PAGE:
Dedicated to classics and hits.

Thursday, December 08, 2011





Monday, December 05, 2011


Cultures Merging: A Historical and Economic Critique of Culture
by Eric L. Jones
p. 2006
Princeton University Press
The Princeton Economic History of the Western World, Joel Mokyr, Series Editor

  I almost certainly read this book because it references Tyler Cowen's In Praise of Commercial Culture, with the same level of respect & admiration that I feel for the same work.  I ordered it on September 28th of this year, and I already finished it- pretty good turn around time, shows I'm interested in the subject matter which is best described as.... I would say a history of ideas.  A cross-disclipinary work, though it's hard to ignore its inclusion in the Princeton Economic History of the Western World series.

  That series features heavy, heavy titles like, Quarter Notes & Bank Notes: The Economics of Music Composition in the Eighteenth and Ninteenth Century, by F.M. Scherer.  And who could forget the immortal classic by Timothy W. Guinnane, The Vanishing Irish: Households, Migration, and the Rural Economy in Ireland, 1850-1914.   That's SNOOZE CITY, BAYBAY.

  Unlike some of the tedious sounding titles that share the Princeton Economic History of the Western World designation, Cultures Merging is a breezy little book, without so much as end notes (foot notes, often to news publications, dot the text in an unobtrusive fashion.  The fact that the Author, Eric L. Jones, has read Cowen's work is key, key, key to animating Cultures Merging.

  Whereas Cowen is very mild about the implications of his argument in Praise, Jones is less so:

    In Praise of Commercial Culture (1998) came as a shock to conventional anti-market wisdom.  Cowen demonstrates that government agencies and public monies are not essential to creating an active and original world of the arts.
   Some of his most intriguing observations are directed at the way individuals form their taste, devise their judgment, and erect their (mis)perceptions about cultural products.

   However, Jones' restatement of the positive impact the Market has on artistic creativity is worth noting, "Markets relax the constraints on internal creativity.  The great thing is to evade single buyers- patrons or Arts Councils- since these are likely to cramp one's style, like that of poor Velasquez, who had to paint eight-one portraits of Philip IV."  Cultures Merging is appropriately sub-titled as a "Critique" of the meaning & impact of Culture, but it's a sensitive, well-reasoned critique that was obviously to sophisticated for the public to grasp.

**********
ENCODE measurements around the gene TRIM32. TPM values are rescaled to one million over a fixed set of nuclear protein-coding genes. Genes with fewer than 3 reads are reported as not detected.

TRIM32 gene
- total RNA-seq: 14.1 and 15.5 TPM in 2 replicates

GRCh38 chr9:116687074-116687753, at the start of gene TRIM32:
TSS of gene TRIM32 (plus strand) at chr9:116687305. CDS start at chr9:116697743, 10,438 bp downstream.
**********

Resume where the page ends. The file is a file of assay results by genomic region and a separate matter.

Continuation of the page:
All I'm saying is that you take Cowen's critique and then add Jones' stuff and rename it "The Psychology of Culture" instead of trying to pitch it as history or economics. Truly no one gives a shit about history (unless it's the Civil War or World War II) and truly, truly, no one gives a shit about economics, but psychology books are all over the place, and selling.

Zombie Apocalypse As Literary Genre

World War Z: An Oral History of the Zombie War
by Max Brooks
p.  2006

Brad Pitt in World War Z

  I think you could make an argument that Max Brooks and his Zombie Survival Guide deserve credit for single-handedly kick-started the surge in Zombie related literature and popular culture.  The Zombie Survival Guide was published in 2003, World War Z: An Oral History of the Zombie War, was published by the same author, Max Brooks, in 2006, and continues, in its airport novel edition, to sell strongly- #230 in books overall and in the 10 ten in three different sub-categories of "Horror" over there at Amazon.

  Clearly, the Zombie is a metaphor for contemporary alienation and economic anxiety that is perfectly- PERFECTLY- in tune with the mood of this country over the last five years.  When will our fascination with Zombies end?  Probably when the economic climate improves.  The role of "horror" in literary and genre fiction is as old as novels themselves- Gothicism was one of the first identifiable stylistic trends in the Novel itself.

   However to call World War Z a "novel" is to do it a wee bit too much justice, I think.  World War Z is more like a property, in the same way that the preceding Zombie Survival Guide was something you bought at Urban Outfitters...not Waldenbooks.   World War Z takes the form of an "oral history" a format familiar to readers of such magazines as Spin and Esquire.  The writing is casual to the point of detracting from the over-all merit of the work, but no one is very much concerned with critical acclaim.

   The airport novel version I read was released in September of this year, so you can see a long gestation period at work between initial publication and full-on hit-for-the-ages status- which is where World War Z is right now- five years between initial publication and version suitable for sales in our nations airports and hotel gift shops.   If I was going to right an airport Zombie novel, I would festishize the locations and clip around the world, but keep the focus on one central Zombie Killer- a special forces type or post-apocalyptic anti-hero.